The Crisis of the Italy Political System Part 7

According to allcountrylist, the statements of the resigning president of the council were in tune with the widespread considerations on the epochal turning point that culminated in the referendums. In reality, the change had just started and the resistance put in place to hinder it was very strong. However, the aspiration of public opinion was very strong to see the collapse of a political-party structure present everywhere in the country and in power for too long. Revolution is certainly a term disproportionate to the events of those months, but it recurred with singular frequency in many comments to signal the surprise of observers more in the face of the rapid and progressive disintegration of a regime than the depth of the transformations taking place. In reality, the resignation they had been forced to, starting in February,

On February 10, C. Martelli, socialist, the recipient of a guarantee notice for fraudulent bankruptcy of Banco Ambrosiano, resigned from the office of Minister of Justice: he will be replaced by G. Conso, jurist, former president of the Constitutional Court. On 11 February Craxi left the office of secretary, held continuously since 1976, in the face of a lost and divided Socialist Assembly which the next day elected G. Benvenuto at the head of the PSI. On the 19th the Minister of Finance G. Goria and the Minister of Health, the liberal F. De Lorenzo, resigned. Two days later Amato was forced to reshuffle his government: F. Reviglio moved from Budget to Finance, R. Costa from Community Policies to Health, while P. Baratta entered with the delegation for Privatization, B. Andreatta to Budget, G. Ciaurro to community policies. The trickle of resignations continued, on the 25th, with those of G. La Malfa, secretary of the PRI, reached by a guarantee notice for an illicit loan, however small, to his party. On 2 March C. De Mita left the presidency of the Bicameral after the arrest of his brother for crimes concerning the reconstruction in Irpinia, and after the commission had not unanimously ruled against his resignation.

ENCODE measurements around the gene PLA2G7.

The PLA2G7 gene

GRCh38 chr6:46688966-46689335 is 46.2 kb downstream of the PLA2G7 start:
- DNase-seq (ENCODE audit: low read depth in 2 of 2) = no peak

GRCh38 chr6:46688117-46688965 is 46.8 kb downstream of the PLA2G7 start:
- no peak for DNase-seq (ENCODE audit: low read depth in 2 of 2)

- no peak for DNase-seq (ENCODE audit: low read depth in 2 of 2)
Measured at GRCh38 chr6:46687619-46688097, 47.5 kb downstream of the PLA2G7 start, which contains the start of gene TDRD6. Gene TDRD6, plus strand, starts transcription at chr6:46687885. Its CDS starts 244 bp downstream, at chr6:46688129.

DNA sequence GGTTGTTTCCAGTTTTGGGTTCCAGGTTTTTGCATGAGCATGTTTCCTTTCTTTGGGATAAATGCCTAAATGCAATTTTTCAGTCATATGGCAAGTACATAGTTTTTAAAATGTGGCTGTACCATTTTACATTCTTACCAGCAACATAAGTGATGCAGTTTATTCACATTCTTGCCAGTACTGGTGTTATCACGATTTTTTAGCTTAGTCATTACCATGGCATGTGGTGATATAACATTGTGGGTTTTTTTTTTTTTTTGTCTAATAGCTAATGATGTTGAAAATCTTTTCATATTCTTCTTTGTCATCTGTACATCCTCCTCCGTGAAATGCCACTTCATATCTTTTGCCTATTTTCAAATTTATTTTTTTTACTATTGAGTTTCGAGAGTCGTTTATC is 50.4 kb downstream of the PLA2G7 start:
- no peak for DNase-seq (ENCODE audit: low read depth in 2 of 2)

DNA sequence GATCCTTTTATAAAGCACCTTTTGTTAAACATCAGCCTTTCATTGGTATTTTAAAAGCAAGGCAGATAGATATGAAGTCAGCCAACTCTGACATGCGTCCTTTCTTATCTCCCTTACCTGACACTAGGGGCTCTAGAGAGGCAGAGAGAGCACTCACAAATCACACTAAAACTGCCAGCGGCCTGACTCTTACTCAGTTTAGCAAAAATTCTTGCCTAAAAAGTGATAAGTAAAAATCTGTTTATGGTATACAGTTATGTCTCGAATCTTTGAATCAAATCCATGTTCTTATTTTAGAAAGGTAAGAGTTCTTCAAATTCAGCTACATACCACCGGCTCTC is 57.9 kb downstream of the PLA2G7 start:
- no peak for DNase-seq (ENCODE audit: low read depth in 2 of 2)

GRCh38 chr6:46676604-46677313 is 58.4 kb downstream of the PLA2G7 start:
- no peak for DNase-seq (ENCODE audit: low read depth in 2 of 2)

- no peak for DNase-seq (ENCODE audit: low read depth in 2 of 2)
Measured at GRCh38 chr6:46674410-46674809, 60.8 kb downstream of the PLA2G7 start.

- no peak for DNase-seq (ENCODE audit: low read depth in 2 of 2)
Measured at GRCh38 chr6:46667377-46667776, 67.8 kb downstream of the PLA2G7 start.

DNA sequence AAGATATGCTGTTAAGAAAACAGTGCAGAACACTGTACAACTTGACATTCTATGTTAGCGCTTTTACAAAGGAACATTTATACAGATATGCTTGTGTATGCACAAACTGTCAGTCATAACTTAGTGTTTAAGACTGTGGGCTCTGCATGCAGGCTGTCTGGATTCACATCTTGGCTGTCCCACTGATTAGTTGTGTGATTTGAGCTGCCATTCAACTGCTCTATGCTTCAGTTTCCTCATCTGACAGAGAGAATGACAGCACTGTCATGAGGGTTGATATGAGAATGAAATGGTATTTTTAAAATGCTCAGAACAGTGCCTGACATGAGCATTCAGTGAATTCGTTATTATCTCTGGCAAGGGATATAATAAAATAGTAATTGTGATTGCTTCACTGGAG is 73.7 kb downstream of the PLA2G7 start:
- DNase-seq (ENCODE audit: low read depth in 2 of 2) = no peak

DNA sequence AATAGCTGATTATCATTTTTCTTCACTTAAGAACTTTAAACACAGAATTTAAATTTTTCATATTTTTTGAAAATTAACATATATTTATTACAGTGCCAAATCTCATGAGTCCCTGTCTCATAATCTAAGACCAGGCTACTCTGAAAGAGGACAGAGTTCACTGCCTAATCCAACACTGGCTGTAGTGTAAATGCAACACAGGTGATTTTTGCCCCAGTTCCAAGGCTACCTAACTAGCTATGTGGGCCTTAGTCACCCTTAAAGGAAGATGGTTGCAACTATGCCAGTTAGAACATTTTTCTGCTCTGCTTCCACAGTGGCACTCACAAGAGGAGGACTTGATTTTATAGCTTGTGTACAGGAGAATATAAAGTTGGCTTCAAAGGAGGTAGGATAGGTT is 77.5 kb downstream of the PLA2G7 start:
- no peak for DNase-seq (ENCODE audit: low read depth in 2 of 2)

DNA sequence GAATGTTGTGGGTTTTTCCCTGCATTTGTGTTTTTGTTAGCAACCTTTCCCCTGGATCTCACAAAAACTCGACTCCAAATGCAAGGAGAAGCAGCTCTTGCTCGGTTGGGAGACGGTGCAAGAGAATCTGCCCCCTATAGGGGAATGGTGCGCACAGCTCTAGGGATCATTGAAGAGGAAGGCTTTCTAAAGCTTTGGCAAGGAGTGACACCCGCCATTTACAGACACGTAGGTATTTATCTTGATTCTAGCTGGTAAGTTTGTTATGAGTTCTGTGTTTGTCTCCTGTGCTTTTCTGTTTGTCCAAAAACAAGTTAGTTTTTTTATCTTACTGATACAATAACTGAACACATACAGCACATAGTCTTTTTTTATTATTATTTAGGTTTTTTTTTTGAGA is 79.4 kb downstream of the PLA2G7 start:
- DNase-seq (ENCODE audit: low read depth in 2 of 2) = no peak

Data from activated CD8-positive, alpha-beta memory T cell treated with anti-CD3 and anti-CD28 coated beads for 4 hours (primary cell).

On March 5, the government approved the so-called ” Conso package ” for a ” political ” solution of bribes: it contained, among other things, a decree-law, also aimed at recovering the amount paid in bribes, which decriminalized illegal loans to parties, it introduced only administrative sanctions, removed the ongoing trials from the criminal judge, repealed the 1974 law which had established public funding. When the text of the measures began to be known, indignant reactions were recorded in the face of what appeared to be a self-acquittal of the political class. The oppositions invited Scalfaro not to sign the decree: and the President of the Republic, on the 7th,

However, it should be remembered that some of the same Milanese investigating magistrates (including G. Colombo and the best known of them, A. Di Pietro) had explicitly expressed their opinion for a political solution of tangentopoli. Aware of the enormous size of the problem and the ever-increasing number of possible defendants, they suggested penalty discounts for those who confessed and an extension of the rules of the plea bargain, combined with the suspension from public offices, in order to streamline the proceedings and close in a reasonable time. quick the story. However, it did not seem possible that a Parliament with a very high number of suspects (about a hundred will be counted for bribes to the Chamber) was the most suitable forum for dealing with the very delicate matter. In the month preceding the referendum, other warranties led to new resignations and accentuated public confusion. In mid-March it was the turn of the secretary of the PLI, R. Altissimo, to resign: resignation rejected by his party, but made definitive in May. On 21 March, the Minister of Agriculture, the Christian Democrat G. Fontana, who was accused of receiving stolen goods, resigned. On March 27 a guarantee notice for mafia association reached G. Andreotti, called into question by some repentants. The next day it was learned that the former Christian Democrat ministers A. Gava, PC Pomicino and V. Scotti were under investigation, along with numerous other Campania parliamentarians from all parties. On the 30th Minister Reviglio resigned, accused of the ” black funds ” of ENI, of which he had been president. On April 5 a

With these precedents it was difficult to imagine a different outcome of the referendum on the electoral system. And the head of state accepted the requests for change by instructing the governor of the Bank of Italy, CA Ciampi, to form the new government (April 26). Ciampi was the head of a public institution of great prestige and undisputed seriousness (although not immune from some rigidity in the conduct of monetary policy). His designation therefore appeared as a response to the crisis of the parties and as a credible guarantee, on the international level, to economic difficulties.

The Crisis of the Italy Political System 7